I’ve already spent some time joyfully fisking the Seattle Times’ “absurd” proposal to change the deadline on mail-in ballots from the current postmarked on election day, to the more restrictive received by election day, so there’s no need to do a line-by-line takedown of Joel Connelly’s own contribution to this peculiar genre of conventional wisdom, except to correct one very glaring misstatement of fact:
Every other state mandates that ballots be in the hands of election officials when polls close on election night.
Ten seconds of googling shows that this simply is not true. State imposed deadlines for receiving mail-in ballots are all over the place, ranging from Pennsylvania’s restrictive requirement that absentee ballots be received by 5PM the Friday before the election, to the more permissive postmarked on election day rules in Alaska, District of Columbia, Maryland, Washington and West Virginia. Yes, Oregon is the only other state with all mail-in voting, and it requires ballots be received by election day… but that’s not much of a statistical sample, now is it?
That factual error aside, Joel’s main argument for moving the ballot deadline is a large, stinky red herring, for the only thing sillier than his fantasy of Washington playing the decisive electoral role in a tight, 2012 contest between Barack Obama and Mitt Romney (if it’s that close in WA, the electoral college outcome would be a foregone conclusion long before election day), is his suggestion that our ballot deadline could conceivably contribute to a constitutional crisis.
The main problem with both Joel’s and the Times’ musings (apart from the fact that their proposal would inevitably, you know, disenfranchise tens of thousands of voters statewide), is that they insist on conflating King County Elections’ slow ballot counting performance with the mail-in ballot deadline, when in fact the two currently have very little to do with each other. As I reported on election night, KCE had about 350,000 ballots on hand as of 5PM the Friday before the election. Yet they only managed to count about 250,000 ballots as of election night, and didn’t finally get through that original 350K batch until Thursday afternoon.
So perhaps, the 485,000 ballots counted before KCE shut down for the weekend included all those received by election day. Perhaps. And this morning, nearly a week after the close of our virtual polls, KCE is only just now getting around to counting the ballots that have arrived since.
All else being equal, KCE would not be much further along in the counting process had the deadline for receiving ballots been election day. And with the vast majority of ballots arriving by the Friday following the election (it only takes a day or two to send mail within the county) moving the deadline could only speed up results by a few days, even with a dramatically expedited counting process.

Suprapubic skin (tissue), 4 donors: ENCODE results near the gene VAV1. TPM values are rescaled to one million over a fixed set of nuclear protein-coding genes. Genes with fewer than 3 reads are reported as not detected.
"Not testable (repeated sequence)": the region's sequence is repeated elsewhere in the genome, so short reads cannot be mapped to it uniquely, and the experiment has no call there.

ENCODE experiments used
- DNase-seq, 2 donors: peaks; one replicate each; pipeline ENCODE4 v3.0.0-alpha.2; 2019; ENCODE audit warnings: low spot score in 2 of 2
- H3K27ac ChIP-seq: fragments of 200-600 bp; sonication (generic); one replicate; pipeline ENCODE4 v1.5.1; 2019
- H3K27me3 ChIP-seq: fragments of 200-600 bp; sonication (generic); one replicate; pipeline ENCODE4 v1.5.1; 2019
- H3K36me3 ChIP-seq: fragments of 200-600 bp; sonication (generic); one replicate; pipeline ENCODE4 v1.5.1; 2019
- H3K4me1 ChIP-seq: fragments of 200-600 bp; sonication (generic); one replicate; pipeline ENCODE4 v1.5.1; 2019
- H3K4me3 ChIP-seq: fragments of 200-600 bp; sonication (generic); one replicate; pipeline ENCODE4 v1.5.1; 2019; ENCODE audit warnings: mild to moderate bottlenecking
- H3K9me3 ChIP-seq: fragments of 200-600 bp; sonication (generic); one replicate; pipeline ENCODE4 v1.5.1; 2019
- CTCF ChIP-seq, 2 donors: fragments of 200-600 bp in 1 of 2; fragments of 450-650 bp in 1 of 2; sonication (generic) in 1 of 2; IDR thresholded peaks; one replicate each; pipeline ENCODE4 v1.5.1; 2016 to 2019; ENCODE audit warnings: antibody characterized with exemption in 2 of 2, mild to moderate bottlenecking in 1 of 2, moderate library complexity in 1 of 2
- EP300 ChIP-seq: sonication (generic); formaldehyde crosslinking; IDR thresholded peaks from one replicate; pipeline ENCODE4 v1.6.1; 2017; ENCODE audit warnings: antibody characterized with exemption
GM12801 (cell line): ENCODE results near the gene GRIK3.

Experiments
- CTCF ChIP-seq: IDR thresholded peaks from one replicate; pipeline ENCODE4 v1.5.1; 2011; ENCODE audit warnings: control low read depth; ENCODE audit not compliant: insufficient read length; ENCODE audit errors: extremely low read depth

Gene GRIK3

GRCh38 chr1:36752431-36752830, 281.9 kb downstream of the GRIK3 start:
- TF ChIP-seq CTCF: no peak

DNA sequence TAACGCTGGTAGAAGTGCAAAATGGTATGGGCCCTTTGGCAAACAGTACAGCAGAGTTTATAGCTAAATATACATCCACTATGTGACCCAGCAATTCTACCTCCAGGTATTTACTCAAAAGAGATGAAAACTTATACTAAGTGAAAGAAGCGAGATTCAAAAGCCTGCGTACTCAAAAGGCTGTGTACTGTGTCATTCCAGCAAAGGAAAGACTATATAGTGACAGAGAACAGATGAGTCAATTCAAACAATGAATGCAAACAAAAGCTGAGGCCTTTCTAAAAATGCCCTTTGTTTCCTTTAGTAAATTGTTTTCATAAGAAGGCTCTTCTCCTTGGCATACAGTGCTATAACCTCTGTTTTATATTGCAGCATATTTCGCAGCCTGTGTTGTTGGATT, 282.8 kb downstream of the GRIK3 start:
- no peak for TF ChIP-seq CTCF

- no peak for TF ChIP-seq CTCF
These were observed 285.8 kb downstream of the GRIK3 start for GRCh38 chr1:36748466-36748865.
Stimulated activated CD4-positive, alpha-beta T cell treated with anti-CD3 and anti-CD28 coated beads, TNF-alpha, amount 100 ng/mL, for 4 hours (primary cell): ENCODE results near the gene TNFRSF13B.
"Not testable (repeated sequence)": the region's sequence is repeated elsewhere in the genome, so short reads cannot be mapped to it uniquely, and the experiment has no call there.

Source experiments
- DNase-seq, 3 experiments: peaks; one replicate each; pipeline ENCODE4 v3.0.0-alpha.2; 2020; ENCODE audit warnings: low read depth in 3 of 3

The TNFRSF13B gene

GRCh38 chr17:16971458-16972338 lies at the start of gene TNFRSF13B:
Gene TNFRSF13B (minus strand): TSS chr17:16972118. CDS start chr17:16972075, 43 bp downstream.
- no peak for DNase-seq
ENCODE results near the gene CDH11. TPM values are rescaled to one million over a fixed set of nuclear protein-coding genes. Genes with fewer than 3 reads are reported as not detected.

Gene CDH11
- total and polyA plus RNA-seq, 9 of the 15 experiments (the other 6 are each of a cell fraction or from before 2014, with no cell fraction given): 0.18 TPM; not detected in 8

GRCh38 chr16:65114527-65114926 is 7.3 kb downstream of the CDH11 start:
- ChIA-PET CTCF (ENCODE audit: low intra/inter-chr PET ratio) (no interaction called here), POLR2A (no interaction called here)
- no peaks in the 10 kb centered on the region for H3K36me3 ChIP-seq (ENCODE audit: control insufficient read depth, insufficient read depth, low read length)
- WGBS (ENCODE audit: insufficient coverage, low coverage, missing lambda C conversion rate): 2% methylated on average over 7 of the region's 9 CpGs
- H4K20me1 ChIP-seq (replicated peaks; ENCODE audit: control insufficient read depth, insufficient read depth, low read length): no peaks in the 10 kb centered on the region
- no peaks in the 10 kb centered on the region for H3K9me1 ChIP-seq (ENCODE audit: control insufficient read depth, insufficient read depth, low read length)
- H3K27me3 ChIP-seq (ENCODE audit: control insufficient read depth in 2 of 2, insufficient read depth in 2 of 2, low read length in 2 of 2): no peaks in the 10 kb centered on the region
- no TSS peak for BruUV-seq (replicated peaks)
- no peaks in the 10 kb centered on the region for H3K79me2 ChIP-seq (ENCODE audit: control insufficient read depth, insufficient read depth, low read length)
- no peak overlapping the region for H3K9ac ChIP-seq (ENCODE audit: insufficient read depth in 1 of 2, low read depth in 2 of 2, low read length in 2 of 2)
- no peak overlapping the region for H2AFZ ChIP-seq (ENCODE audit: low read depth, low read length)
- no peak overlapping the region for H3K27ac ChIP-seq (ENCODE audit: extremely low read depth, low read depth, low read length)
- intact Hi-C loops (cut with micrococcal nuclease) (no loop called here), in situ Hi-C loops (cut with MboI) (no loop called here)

As for the excruciatingly close contest that Joel imagines, it’s the provisional ballots, missing and mismatched signatures, counts, recounts and various canvassing board and court challenges that drags out the process for weeks. Had the ballot deadline been moved prior to the 2004 gubernatorial election, it would have ultimately done little if anything to expedite the certification process.
Mail-in ballots currently must be received by the certification date — 15 days after a primary or special election, 21 days after a general — but in practice, only a handful of out-of-state and overseas ballots, mostly from overseas military personnel, trickle in during the final weeks of the canvass. I suppose an argument could be made for moving up the ballot deadline to say, the Monday following the election (as in West Virginia), but that would not officially certify results any quicker.
Resources permitting, we could count the bulk of the ballots a couple days sooner, but the thousands of provisional and signature-challenged ballots set aside for special handling will take just as long to process, with or without the added burden of handling a trickle of late mail-ins. And anything along the lines of what Joel fears — a presidential race in hand-recount territory — simply cannot be avoided or expedited; in the end, there’s only one canvassing board, and it can only consider one disputed ballot at a time.
So Joel’s proposed “fix” would do nothing to ward off the paranoid fantasy he imagines.
It would, however, make it more difficult to vote, while dramatically truncating election campaigns well in advance of election day. And that makes for a proposal I simply cannot support.